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Flu and You: A weekly perspective
January 7th, 2011
05:24 PM ET

Flu and You: A weekly perspective

With the holidays over, the trickle of students returned to school and employees trudged back to the office, swapping viruses and germs.

But last week,  between December 26, 2010  to January 1, 2011, flu activity decreased slightly compared with the week prior, according to the latest data from the Centers for Disease Control and Prevention.

There were four deaths related to the flu that week, including one pediatric, and 206 reported hospitalizations. Flu-like activity was highest in New York City and the Southern states of Georgia, Alabama, Mississippi and Louisiana.  For more, visit the CDC.


FDA warns public of internet pharmacy extortion scam
January 7th, 2011
04:58 PM ET

FDA warns public of internet pharmacy extortion scam

Criminals posing as law enforcement agents are scamming people who purchase drugs over the internet, the Food and Drug Administration is warning consumers Friday.

The international extortion scam targets people who bought drugs online or from telepharmacies. The victims are called by criminals posing as FDA special agents or other law enforcement personnel. They are told that buying drugs over the telephone or internet is illegal and threatened with police action unless fines ranging between $100 and $250,000 are paid.

FULL POST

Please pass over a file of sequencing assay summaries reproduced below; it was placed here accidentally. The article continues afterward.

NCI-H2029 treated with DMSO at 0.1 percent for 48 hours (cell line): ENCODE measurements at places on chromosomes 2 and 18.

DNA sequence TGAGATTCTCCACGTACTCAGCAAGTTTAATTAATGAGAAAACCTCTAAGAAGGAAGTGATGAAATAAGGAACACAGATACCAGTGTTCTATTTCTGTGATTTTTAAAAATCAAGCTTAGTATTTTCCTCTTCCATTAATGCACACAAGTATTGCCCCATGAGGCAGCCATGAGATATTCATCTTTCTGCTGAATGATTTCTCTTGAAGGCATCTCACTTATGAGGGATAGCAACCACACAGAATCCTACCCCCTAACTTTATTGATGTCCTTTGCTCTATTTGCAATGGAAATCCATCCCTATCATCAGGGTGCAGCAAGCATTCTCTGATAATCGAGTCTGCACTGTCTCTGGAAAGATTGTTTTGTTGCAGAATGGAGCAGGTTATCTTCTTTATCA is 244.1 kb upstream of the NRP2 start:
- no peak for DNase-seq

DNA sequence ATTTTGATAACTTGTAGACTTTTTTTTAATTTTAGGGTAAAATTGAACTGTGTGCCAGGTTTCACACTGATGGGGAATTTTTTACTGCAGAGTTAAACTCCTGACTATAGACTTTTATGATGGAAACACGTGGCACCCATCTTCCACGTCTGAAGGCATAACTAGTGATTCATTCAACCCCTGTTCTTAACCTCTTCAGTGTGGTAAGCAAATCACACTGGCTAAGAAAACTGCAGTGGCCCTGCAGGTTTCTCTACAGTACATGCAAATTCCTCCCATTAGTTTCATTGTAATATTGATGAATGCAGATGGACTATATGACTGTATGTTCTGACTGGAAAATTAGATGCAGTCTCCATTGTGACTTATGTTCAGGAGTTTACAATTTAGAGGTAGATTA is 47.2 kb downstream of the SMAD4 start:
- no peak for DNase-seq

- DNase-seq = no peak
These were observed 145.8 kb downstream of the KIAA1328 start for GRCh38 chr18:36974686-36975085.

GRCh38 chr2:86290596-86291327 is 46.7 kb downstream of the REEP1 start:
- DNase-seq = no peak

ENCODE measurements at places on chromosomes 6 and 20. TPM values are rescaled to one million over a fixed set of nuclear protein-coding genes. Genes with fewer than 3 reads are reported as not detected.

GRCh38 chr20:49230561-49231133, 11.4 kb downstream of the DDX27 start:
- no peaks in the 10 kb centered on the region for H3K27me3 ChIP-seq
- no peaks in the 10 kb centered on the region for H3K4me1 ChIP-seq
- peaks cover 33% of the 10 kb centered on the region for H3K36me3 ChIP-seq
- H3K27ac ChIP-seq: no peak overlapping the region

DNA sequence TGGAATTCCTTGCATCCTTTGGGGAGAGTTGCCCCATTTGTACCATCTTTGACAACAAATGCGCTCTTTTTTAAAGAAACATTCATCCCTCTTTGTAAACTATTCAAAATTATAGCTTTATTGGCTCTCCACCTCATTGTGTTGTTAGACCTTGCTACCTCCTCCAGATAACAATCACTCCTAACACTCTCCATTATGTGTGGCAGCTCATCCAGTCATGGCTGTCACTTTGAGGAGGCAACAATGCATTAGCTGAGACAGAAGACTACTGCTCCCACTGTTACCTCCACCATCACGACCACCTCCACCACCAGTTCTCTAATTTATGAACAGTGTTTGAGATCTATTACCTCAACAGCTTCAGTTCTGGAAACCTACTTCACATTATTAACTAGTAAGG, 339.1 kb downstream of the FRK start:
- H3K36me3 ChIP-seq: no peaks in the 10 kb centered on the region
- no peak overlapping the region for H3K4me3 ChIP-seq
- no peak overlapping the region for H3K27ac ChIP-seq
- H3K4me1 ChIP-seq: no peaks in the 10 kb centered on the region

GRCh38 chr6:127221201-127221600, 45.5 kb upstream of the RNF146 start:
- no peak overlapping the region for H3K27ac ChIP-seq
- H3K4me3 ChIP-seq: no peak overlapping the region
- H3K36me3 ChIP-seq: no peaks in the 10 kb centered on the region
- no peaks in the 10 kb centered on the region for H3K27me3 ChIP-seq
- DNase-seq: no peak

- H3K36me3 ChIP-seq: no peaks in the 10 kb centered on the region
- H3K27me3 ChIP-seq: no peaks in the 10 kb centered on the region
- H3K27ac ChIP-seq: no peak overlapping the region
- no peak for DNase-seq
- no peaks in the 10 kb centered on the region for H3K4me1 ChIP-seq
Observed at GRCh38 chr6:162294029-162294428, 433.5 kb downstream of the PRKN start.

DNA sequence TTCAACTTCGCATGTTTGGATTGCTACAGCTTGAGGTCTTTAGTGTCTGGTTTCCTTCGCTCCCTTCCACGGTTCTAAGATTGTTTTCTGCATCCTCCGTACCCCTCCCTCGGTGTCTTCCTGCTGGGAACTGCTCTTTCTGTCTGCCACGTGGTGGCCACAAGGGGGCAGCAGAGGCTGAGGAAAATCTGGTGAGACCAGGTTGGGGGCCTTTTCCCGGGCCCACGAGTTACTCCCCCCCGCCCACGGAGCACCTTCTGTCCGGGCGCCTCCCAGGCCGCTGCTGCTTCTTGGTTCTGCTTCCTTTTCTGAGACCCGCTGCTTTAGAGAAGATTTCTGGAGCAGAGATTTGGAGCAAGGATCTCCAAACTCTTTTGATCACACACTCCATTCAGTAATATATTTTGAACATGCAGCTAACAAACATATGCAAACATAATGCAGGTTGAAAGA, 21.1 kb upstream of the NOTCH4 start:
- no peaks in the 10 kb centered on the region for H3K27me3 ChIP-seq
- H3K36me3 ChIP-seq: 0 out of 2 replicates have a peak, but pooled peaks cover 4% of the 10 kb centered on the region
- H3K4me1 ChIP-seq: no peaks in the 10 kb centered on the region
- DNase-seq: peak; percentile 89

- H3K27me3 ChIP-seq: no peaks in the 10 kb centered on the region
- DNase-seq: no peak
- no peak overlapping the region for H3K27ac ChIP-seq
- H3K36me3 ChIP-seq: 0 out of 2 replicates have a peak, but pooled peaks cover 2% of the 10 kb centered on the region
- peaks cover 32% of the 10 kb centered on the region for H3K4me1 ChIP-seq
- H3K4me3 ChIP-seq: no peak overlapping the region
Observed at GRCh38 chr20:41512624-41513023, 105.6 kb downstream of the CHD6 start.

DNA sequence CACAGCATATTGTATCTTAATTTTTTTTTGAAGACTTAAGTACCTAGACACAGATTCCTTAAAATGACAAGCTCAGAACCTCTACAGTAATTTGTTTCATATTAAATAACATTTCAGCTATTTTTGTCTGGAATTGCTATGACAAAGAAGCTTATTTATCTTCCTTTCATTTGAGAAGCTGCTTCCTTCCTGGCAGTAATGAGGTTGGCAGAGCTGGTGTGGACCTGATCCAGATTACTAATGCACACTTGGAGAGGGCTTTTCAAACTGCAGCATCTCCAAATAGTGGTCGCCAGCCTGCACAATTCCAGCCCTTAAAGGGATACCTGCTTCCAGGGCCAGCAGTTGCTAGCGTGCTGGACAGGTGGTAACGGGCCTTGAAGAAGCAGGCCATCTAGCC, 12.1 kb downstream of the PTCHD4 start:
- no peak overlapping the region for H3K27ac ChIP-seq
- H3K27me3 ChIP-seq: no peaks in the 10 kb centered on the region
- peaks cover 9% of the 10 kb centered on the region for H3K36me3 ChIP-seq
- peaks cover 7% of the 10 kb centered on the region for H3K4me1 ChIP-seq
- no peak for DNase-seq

Fit Friday: Reducing prostate cancer death risk, diet's role in asthma, workout clothes
January 7th, 2011
03:33 PM ET

Fit Friday: Reducing prostate cancer death risk, diet's role in asthma, workout clothes

This year you've convinced yourself you're going to eat better, get healthier and all that.  Here's why you should stick to that.

Adding to the evidence about nutrition and fitness benefits,  one study found that men with prostate cancer who exercised more reduced their risk of dying from the disease.  Also, people who eat healthier have less risk of asthma and allergies, according to a review of existing research.

Plus, toning shoes have threaded the path to toning workout clothes, but there's some skepticism.

Exercise reduces prostate cancer deaths

Men who have prostate cancer benefit greatly by having just three hours of vigorous exercise a week, according to a study released this week.

WebMD reports how cancer patients who ran, biked, walked or did outdoor chores had 61% lower risk of prostate cancer deaths compared with men who exercised less than an hour a week.

The study conducted by researchers from Harvard School of Public Health and the University of California-San Francisco examined the records of 2,705 men over 18 years. FULL POST


What the Yuck: If I forget the Pill, how long am I safe?
January 7th, 2011
03:30 PM ET

What the Yuck: If I forget the Pill, how long am I safe?

Too embarrassed to ask your doctor about sex, body quirks, or the latest celeb health fad? In a regular feature and a new book, "What the Yuck?!," Health magazine medical editor Dr. Roshini Raj tackles your most personal and provocative questions. Send 'em to Dr. Raj at whattheyuck@health.com.

Q: How many days can I forget to take the Pill without getting pregnant?

None. Skipping even one day can increase your chance of getting pregnant.